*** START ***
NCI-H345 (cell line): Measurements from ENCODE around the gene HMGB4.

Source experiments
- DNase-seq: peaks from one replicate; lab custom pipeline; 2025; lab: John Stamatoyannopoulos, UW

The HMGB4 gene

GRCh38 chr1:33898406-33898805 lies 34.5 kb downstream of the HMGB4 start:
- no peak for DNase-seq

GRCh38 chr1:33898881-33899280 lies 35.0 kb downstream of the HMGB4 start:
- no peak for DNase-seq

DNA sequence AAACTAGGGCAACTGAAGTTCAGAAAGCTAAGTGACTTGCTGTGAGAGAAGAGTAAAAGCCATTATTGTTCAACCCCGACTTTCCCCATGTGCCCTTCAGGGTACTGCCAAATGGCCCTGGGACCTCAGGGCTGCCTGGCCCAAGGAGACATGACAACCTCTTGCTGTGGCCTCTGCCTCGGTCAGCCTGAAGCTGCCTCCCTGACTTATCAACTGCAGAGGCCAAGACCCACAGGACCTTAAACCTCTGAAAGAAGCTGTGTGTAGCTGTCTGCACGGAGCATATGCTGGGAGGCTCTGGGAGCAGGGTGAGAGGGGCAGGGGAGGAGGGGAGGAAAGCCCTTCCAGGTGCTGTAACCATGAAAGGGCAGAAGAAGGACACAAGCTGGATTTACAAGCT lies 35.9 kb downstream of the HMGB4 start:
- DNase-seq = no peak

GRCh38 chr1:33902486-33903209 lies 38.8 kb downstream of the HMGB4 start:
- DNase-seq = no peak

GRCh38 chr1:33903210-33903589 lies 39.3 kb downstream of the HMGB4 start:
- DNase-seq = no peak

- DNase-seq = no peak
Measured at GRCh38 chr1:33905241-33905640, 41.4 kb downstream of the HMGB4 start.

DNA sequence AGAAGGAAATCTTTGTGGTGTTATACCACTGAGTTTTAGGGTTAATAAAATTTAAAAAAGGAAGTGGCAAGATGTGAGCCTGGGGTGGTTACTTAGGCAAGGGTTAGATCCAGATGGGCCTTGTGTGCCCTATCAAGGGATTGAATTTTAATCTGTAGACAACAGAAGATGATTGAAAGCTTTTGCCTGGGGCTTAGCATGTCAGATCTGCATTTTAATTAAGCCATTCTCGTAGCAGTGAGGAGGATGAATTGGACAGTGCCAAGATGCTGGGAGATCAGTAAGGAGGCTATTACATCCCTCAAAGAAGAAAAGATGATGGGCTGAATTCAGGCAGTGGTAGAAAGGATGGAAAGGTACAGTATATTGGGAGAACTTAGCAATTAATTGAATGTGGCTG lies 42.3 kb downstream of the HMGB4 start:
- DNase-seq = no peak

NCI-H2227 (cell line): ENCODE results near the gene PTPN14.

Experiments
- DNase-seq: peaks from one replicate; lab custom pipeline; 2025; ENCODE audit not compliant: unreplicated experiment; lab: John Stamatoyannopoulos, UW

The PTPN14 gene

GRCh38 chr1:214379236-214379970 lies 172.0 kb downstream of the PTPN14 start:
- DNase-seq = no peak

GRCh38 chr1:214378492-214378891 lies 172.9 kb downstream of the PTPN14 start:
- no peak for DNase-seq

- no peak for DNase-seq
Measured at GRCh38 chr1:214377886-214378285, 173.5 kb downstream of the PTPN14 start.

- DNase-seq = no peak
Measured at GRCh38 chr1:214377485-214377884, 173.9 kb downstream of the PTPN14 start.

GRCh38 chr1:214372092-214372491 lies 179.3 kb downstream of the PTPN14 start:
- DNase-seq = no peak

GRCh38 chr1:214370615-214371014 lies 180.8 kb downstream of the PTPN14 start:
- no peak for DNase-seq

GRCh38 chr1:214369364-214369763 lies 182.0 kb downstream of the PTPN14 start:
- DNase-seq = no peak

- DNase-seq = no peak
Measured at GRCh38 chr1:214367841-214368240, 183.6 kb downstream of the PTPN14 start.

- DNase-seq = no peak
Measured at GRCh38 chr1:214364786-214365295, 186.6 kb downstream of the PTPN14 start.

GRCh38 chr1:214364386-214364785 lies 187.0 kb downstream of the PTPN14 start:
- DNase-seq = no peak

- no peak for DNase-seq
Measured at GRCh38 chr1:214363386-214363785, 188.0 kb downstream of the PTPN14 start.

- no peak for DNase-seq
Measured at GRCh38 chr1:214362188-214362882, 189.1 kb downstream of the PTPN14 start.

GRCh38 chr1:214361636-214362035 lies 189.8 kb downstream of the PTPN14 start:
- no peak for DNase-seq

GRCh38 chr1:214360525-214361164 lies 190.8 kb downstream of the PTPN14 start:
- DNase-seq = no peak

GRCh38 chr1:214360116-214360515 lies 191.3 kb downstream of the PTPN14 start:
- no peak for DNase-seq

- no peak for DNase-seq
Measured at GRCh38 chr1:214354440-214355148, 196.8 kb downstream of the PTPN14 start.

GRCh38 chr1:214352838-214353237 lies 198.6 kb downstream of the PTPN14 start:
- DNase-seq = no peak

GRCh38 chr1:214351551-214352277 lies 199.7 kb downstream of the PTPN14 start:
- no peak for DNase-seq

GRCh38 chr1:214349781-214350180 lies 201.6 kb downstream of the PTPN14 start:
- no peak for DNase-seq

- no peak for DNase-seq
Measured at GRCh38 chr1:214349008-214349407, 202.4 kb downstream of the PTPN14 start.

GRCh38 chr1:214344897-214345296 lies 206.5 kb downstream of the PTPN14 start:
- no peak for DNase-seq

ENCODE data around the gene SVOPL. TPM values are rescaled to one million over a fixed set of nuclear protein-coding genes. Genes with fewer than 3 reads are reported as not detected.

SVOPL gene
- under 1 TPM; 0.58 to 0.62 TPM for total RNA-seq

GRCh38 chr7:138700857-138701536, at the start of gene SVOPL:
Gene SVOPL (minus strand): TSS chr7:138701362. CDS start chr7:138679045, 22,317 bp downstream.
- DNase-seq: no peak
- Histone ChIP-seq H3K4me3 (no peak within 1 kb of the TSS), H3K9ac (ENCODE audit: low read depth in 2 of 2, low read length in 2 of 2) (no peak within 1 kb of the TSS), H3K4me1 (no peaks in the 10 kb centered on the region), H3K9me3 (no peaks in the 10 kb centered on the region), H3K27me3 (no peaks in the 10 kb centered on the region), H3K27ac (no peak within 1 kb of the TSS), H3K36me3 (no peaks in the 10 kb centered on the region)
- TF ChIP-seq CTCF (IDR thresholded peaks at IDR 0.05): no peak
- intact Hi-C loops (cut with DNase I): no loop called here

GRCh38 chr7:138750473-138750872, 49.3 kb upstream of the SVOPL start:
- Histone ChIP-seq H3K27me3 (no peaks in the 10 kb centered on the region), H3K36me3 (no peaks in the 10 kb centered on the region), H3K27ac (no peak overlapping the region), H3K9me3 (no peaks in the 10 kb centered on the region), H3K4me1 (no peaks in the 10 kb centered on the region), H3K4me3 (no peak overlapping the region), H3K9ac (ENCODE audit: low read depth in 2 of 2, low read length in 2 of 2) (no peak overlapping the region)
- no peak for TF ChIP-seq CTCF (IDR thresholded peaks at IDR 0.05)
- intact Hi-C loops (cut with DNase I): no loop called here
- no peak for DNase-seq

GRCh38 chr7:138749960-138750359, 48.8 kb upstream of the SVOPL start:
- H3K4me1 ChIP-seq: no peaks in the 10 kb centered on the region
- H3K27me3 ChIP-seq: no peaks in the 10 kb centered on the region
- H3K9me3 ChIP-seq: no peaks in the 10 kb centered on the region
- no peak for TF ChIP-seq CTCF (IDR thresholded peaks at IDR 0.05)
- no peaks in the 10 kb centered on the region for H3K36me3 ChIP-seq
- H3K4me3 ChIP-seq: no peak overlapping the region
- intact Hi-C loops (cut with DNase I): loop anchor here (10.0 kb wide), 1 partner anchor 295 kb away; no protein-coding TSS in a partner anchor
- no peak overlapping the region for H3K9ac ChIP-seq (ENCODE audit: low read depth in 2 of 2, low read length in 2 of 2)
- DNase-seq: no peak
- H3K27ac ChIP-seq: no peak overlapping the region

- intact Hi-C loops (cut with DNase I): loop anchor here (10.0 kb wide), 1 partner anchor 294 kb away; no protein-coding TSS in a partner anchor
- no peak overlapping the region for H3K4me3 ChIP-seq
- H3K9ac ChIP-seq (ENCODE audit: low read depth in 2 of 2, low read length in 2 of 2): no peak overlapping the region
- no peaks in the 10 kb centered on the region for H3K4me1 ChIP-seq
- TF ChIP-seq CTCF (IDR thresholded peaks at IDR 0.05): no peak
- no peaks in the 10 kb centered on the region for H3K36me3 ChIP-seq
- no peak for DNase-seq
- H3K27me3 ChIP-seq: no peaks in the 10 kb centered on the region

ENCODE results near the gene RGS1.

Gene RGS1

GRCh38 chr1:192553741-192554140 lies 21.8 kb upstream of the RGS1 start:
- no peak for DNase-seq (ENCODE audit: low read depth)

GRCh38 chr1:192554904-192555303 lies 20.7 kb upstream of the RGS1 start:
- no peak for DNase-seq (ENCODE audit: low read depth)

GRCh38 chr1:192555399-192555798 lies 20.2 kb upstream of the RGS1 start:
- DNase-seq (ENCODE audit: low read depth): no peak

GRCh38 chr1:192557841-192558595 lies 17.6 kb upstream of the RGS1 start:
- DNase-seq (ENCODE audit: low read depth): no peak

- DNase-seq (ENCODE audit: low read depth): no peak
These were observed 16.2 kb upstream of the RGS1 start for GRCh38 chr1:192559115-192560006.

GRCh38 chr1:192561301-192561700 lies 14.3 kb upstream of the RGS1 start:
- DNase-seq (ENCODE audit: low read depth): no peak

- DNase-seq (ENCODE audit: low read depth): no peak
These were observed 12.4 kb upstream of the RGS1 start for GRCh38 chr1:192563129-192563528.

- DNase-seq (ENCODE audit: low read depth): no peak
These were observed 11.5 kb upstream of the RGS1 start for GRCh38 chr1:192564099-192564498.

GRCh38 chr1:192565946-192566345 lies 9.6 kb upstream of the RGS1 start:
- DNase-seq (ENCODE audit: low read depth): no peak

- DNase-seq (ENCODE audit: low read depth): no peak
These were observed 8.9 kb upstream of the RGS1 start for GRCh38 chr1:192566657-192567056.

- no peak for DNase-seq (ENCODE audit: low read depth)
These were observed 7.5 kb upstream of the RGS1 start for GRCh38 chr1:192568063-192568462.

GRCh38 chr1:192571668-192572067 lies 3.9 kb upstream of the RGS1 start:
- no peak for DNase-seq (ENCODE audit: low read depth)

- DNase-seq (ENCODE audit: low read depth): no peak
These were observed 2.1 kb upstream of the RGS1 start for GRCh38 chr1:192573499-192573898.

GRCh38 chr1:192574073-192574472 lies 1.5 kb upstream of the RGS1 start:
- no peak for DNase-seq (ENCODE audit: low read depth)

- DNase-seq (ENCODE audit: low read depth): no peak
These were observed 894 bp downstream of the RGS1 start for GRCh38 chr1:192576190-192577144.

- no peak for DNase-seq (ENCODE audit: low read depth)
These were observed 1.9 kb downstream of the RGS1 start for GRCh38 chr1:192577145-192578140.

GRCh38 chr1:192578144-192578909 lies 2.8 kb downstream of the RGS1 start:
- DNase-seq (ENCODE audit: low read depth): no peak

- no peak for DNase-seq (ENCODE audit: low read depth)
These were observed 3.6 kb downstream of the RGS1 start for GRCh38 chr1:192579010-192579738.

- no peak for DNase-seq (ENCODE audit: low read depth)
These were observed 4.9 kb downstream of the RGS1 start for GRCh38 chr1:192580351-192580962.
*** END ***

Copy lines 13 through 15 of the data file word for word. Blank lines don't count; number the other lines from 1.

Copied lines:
GRCh38 chr1:33903210-33903589 lies 39.3 kb downstream of the HMGB4 start:
- DNase-seq = no peak

- DNase-seq = no peak